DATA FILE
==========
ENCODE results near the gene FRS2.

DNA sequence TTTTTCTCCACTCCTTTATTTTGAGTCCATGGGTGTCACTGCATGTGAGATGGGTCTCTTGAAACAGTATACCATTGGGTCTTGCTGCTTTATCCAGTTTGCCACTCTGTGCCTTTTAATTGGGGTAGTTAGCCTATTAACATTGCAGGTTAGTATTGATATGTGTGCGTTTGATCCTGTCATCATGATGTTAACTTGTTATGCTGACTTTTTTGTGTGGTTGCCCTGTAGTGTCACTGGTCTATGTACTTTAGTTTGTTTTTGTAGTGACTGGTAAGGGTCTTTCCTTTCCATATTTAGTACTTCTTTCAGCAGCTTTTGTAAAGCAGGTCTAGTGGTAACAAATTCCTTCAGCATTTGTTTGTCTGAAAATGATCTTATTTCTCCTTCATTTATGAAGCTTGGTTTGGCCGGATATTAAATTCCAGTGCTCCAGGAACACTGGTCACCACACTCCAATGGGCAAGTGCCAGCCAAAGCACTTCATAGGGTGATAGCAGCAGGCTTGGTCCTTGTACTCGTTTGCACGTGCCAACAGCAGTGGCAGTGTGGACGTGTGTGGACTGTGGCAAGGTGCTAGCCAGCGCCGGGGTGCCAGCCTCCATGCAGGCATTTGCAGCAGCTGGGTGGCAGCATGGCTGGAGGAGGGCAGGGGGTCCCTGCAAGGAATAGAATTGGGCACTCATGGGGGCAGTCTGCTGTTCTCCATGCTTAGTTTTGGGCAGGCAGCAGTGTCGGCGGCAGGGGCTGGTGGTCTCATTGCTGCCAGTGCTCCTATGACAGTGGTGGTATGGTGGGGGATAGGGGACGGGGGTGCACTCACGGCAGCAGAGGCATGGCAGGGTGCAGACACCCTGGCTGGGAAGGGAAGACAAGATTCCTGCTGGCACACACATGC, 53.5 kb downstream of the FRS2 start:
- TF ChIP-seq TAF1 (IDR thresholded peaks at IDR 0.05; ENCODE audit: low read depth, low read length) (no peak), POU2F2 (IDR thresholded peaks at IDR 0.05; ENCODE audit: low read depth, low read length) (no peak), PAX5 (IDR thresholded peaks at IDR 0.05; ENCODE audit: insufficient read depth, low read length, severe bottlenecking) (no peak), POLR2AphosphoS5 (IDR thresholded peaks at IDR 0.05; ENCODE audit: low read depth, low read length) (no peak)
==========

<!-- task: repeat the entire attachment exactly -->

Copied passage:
ENCODE results near the gene FRS2.

DNA sequence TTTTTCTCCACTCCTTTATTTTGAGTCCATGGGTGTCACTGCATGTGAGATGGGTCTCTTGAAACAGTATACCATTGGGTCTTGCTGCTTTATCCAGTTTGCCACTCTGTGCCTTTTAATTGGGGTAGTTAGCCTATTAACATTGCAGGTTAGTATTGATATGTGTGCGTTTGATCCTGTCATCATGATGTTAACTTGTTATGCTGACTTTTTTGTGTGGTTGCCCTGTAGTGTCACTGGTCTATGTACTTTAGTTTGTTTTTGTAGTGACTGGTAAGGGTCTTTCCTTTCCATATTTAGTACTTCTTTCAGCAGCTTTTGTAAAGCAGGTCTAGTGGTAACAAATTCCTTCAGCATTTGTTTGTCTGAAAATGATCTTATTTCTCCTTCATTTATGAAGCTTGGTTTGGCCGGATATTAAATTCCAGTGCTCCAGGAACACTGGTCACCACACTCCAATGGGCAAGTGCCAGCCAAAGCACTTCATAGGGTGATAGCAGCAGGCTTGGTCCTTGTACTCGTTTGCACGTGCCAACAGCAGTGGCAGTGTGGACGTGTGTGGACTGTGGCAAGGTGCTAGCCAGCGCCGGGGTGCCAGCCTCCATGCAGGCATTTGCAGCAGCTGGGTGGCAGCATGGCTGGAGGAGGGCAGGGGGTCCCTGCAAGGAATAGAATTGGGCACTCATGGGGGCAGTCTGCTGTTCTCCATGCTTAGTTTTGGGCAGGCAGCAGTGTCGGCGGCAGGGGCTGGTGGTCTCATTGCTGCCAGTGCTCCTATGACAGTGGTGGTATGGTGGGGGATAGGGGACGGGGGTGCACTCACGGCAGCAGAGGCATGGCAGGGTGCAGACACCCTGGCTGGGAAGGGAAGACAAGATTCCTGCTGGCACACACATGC, 53.5 kb downstream of the FRS2 start:
- TF ChIP-seq TAF1 (IDR thresholded peaks at IDR 0.05; ENCODE audit: low read depth, low read length) (no peak), POU2F2 (IDR thresholded peaks at IDR 0.05; ENCODE audit: low read depth, low read length) (no peak), PAX5 (IDR thresholded peaks at IDR 0.05; ENCODE audit: insufficient read depth, low read length, severe bottlenecking) (no peak), POLR2AphosphoS5 (IDR thresholded peaks at IDR 0.05; ENCODE audit: low read depth, low read length) (no peak)